• In order to build up Jimmer Fredette's game and filter out any unnecessary self-doubt, Kings coach Keith Smart gave Fredette some advice that would make grammatical prescriptivists groan. From James Herbert's mini-profile of Fredette (bundled with an equally good mini-profile on Hasheem Thabeet) over at Hardwood Paroxysm:

Fredette split last summer between his home in Denver, Summer League in Las Vegas and, of course, Sacramento. Smart took a trip to Colorado for about a week to work out with him and talk to him about what he expected in his second season.

“I’ve told him just BYU it,” Smart said. “Don’t worry about [it] if you take a quick shot. I trust your jump shot. When you take a shot, I don’t worry about any of that stuff.”

This year Fredette’s been not just more confident but far more efficient, which is what improving your 3-point percentage from 36 to 40 percent and getting to the line 5.1 times per 36 minutes instead of 1.5 times per 36 will do for you. The numbers back up his claims of being more aggressive — he is using one of every four Kings possessions when he’s on the floor instead of one in every five.

“I think it all starts with your mindset,” Fredette says of the change in his game. “Going out there and having a purpose when you’re out there to score the basketball. That’s what this team wants me to do when I come into the game: to provide a spark and just score the basketball and be that threat. Whether I’m making shots or not, they still have to play honest and [it] maybe opens other guys up as well. But with having that mindset and being aggressive every single time down the floor and taking shots when you’re open, trying to make opportunities for yourself and your teammates, you just get into a flow of a game and you feel much better out there, much more confident and you just go play.”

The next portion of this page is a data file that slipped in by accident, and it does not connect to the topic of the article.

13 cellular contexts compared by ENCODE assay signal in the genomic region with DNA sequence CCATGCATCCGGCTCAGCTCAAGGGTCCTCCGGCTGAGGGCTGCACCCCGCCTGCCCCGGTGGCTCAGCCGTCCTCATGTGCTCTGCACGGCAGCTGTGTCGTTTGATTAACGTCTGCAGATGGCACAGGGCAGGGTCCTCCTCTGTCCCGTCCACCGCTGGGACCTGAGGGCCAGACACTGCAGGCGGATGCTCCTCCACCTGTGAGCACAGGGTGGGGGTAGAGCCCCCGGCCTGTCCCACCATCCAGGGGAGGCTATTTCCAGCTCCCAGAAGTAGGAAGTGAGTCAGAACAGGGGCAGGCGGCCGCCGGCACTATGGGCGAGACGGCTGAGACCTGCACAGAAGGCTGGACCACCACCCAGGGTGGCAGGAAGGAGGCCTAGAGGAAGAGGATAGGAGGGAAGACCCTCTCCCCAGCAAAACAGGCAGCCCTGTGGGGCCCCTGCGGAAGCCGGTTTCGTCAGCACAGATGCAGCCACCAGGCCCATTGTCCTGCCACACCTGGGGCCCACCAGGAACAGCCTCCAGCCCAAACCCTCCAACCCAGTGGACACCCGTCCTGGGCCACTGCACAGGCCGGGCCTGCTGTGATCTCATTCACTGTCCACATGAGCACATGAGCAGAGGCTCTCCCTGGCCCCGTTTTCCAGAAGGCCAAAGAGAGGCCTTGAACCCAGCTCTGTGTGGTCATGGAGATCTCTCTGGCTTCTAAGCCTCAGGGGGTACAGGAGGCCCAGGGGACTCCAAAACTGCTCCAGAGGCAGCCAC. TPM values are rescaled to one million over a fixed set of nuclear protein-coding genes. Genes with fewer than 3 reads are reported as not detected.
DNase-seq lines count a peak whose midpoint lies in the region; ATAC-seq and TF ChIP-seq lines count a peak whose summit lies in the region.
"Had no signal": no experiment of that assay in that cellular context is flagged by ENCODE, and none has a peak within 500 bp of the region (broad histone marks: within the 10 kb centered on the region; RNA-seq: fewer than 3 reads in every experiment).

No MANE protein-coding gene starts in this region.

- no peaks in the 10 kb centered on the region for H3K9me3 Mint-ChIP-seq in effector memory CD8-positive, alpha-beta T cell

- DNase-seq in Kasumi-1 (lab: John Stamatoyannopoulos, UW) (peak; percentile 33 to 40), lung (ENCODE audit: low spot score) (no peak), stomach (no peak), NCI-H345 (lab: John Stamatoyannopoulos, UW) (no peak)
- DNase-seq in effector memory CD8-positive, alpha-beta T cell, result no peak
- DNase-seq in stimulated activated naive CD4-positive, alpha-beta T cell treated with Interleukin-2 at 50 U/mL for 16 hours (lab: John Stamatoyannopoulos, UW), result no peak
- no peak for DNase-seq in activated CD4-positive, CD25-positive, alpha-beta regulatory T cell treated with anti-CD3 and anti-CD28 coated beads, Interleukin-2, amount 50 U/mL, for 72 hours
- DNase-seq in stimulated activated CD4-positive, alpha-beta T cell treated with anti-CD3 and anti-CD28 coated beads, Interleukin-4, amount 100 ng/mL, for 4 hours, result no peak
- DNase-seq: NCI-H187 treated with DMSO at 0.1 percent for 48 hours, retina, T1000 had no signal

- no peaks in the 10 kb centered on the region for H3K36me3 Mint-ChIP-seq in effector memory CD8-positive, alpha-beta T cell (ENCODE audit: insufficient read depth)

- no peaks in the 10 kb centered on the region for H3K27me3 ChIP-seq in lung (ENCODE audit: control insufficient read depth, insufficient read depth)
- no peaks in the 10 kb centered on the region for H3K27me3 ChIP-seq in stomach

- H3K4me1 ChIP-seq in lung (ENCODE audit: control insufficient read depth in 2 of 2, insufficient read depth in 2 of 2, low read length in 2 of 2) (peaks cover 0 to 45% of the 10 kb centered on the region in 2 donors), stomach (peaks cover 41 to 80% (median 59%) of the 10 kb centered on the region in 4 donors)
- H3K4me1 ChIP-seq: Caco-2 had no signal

• Lavoy Allen, tweeting like a champ.

• Derrick Williams is a man without a country, and his marginalization remains one of the more bizarre subplots in the Timberwolves' eventful season. He's essential and yet absent, improved and yet benched. He's no martyr, but deserves a bit of a break when it comes to his work-in-progress game. Yet it's clear by this point that Wolves head coach Rick Adelman isn't Williams' biggest fan, making their relationship completely worthy of Britt Robson's comprehensive assessment. Quoth Robson: